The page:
Home Editorials – from the Bangor Daily News — Thursday, Apr. 12, 2001
|Despite protests from the American Dental Association, any country that seriously discusses doing away with mercury thermometers because of their potential impact on health cannot be long from restricting the use of mercury dental fillings.
Congress will soon work on the question while Maine reviews LD 1409, a concept bill that seeks to examine the long-term effects of these fillings and the steps the state should take to protect residents and the environment. For one expert who testified last week, the answers are clear. Dr. Boyd Haley, chairman of the Department of Chemistry at the University of Kentucky, concludes that normal body loads of mercury in older adults produce two diagnostic hallmarks for Alzheimer’s disease.
Further, he says, in a test for mercury in the blood and urine of more than 1,000 soldiers, the vast majority, more than 87 percent, was traced to dental amalgams. Further still, the primary source of mercury in wastewater treatment plants came through feces and urine of people with these fillings. That is, he and other reputable scientists are identifying dental amalgams as a major source of this toxin in humans and in the environment.
The ADA will have none of this. It says 150 years of dentistry show that the amalgams are not a problem, as evidenced by the dentists themselves who spend a career around these products. Individual dentists in Maine, however, sometimes tell a different story. They note that the alternatives to the mercury amalgams are more expensive but that they are safer for their patients, themselves and their staff, and for the environment.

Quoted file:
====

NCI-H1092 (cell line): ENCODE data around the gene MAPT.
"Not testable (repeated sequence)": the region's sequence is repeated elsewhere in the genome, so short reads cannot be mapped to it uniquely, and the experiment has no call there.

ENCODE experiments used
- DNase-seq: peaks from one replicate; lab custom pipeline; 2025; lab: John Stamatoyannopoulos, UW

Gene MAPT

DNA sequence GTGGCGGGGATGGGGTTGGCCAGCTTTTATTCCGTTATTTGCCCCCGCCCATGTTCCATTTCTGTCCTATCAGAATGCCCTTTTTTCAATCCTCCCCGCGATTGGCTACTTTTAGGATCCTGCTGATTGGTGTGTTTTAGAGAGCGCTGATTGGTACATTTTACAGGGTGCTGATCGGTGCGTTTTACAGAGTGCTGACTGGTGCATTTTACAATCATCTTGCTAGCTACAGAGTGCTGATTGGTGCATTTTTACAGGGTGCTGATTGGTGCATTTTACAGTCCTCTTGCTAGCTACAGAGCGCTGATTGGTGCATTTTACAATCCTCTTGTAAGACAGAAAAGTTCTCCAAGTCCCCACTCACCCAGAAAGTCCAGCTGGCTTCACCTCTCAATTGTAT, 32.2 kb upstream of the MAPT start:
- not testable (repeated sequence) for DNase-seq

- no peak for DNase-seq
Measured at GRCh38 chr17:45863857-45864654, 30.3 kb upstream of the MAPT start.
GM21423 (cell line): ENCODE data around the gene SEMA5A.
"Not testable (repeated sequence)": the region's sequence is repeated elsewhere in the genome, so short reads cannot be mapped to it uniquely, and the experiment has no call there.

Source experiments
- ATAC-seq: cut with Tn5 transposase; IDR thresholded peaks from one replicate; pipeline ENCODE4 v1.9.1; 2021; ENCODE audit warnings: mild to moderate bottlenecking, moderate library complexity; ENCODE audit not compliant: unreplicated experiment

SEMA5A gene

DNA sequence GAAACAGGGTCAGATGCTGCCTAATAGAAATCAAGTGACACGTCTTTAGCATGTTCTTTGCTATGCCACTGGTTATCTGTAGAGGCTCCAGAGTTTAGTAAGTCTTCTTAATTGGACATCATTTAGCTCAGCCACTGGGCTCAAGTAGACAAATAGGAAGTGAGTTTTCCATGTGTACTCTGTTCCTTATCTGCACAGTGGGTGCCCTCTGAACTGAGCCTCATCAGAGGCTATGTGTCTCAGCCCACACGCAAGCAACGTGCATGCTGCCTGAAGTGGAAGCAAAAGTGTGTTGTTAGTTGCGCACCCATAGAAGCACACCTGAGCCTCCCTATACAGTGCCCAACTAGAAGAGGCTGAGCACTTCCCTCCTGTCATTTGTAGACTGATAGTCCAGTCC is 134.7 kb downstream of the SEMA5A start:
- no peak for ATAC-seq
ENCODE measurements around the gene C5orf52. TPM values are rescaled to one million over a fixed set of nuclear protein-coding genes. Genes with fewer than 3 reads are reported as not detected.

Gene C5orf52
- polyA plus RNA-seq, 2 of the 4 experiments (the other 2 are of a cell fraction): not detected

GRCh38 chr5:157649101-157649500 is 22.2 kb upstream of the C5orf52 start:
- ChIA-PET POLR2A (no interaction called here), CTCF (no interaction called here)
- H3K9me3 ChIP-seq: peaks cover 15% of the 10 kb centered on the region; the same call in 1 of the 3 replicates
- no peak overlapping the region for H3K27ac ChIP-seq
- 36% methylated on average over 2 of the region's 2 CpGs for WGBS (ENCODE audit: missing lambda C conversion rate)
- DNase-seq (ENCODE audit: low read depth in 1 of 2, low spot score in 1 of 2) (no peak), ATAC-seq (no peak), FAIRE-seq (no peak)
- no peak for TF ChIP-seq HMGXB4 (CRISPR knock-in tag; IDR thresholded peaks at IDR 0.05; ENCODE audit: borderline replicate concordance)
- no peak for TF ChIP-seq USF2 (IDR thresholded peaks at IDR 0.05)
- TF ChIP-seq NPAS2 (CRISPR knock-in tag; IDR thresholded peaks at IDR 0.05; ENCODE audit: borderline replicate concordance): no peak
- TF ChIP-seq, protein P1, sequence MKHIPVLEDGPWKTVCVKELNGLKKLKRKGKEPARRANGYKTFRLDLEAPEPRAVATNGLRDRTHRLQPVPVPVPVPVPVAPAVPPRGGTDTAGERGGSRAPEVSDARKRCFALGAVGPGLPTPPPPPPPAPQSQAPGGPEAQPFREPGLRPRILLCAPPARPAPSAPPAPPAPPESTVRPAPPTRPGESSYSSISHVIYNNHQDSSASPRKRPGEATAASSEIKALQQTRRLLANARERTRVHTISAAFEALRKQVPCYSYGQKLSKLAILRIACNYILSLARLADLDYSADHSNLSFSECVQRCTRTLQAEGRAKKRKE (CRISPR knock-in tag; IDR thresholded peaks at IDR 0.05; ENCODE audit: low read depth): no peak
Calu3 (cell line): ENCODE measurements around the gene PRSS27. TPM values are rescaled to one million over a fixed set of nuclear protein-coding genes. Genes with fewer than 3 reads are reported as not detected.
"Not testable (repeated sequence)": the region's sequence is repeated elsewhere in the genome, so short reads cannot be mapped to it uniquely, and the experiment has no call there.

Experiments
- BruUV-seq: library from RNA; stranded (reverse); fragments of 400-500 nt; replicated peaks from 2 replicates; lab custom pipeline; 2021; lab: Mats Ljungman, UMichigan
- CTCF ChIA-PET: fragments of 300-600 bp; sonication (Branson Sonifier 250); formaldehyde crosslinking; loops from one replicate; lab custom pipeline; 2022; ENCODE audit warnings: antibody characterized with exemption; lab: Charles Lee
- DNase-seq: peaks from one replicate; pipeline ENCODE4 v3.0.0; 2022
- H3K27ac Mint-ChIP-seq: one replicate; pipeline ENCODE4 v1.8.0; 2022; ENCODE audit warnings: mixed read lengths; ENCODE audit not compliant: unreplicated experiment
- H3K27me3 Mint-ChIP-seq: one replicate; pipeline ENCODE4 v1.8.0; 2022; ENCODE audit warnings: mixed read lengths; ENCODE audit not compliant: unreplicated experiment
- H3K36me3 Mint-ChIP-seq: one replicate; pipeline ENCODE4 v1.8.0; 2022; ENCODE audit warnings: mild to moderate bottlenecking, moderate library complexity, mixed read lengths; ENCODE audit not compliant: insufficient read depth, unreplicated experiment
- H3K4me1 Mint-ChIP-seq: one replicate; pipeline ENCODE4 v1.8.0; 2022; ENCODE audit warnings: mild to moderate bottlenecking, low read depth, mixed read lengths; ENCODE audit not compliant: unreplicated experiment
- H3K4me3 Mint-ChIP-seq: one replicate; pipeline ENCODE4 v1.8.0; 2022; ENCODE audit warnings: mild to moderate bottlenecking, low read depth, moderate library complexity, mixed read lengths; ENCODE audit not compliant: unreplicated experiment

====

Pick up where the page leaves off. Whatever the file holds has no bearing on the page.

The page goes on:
The legislature’s job in this case is not to start an argument among dentists but to look at the relative risk of mercury to the public and the level of importance of dental amalgams in contributing to that risk. Mercury can be toxic to the nervous system. U.S. dentists, according to the U.S. Geological Survey, annually use a total of between 40 and 60 metric tons of mercury in their practices but other sources have attracted the attention of regulators.
Bills in Congress would more tightly regulate mercury emissions from power plants and incinerators, would reduce mercury in light bulbs and eliminate it in thermometers, switches and other household products. Rep. Tom Allen, who has followed the mercury issue closely, will reintroduce a mercury-reduction bill after the congressional break that for the first time encourages states, communities, dentists and dental associations to work toward eliminating the mercury filling.
The potential for environmental damage alone would make mercury from dental offices endangered. A fair review of the studies of its human health effects by the Bureau of Health would take only several months. If the work by the bureau turns out as scientists like Dr. Haley suspect it will, lawmakers should begin a reduction and phase-out of this type of dental fillings.